The Impact of Climate Variability on Crimes against Women: Dowry Deaths in India
Sheetal Sekhri, University of Virginia
Adam Storeygard, Brown University
We examine the effect of local precipitation shocks on crimes against women using annual data from 583 districts in India over the period 2002-2007. We use annual deviations of rainfall from the long-term local mean to isolate the impact of rain shocks. We find that dry shocks (below-average rainfall) increase reported domestic violence, dowry deaths, and dowry payments. However, sexual harassment declines in dry shock years. These patterns are consistent with a framework of consumption smoothing by those exposed to weather risks, but inconsistent with the alternative hypothesis that general unrest causes these crimes to increase. We examine two mitigation strategies. We find no evidence that women’s political representation allays these risks. Access to groundwater irrigation worsens the effects of dry shocks, and mitigates those of wet shocks. These findings suggest that access to groundwater irrigation induces agricultural households to try risky agricultural practices that increase income volatility.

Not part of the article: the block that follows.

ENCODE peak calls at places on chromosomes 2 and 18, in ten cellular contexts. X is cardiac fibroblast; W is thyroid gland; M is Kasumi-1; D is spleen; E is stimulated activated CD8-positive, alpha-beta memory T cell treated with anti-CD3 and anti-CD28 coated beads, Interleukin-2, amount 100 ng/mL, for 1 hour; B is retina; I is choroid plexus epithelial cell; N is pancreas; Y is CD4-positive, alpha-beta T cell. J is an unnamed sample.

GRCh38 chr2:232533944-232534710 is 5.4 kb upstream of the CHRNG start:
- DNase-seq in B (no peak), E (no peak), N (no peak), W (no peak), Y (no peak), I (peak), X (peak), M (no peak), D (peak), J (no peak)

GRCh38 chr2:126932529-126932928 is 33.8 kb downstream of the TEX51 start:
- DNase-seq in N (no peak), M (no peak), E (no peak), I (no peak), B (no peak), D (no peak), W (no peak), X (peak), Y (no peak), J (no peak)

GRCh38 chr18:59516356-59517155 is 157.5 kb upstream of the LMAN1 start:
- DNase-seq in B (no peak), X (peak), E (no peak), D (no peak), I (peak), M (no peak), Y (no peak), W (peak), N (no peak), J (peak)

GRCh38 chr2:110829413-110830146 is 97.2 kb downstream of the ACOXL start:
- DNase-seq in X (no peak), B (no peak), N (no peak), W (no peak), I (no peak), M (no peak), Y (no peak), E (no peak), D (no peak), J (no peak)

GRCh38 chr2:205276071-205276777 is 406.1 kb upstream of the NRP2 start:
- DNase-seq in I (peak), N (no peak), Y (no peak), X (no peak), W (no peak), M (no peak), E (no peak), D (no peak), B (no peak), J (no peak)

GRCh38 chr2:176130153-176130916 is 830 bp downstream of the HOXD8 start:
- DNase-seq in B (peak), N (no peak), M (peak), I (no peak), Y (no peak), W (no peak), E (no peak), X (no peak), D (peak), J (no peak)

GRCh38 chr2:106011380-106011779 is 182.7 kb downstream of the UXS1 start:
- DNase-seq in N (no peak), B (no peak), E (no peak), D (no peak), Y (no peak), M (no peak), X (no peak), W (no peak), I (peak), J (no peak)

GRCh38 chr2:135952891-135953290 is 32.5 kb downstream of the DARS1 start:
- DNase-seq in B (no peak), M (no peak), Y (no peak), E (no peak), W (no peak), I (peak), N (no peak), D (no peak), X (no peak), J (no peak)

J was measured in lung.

Presented in Poster Session 6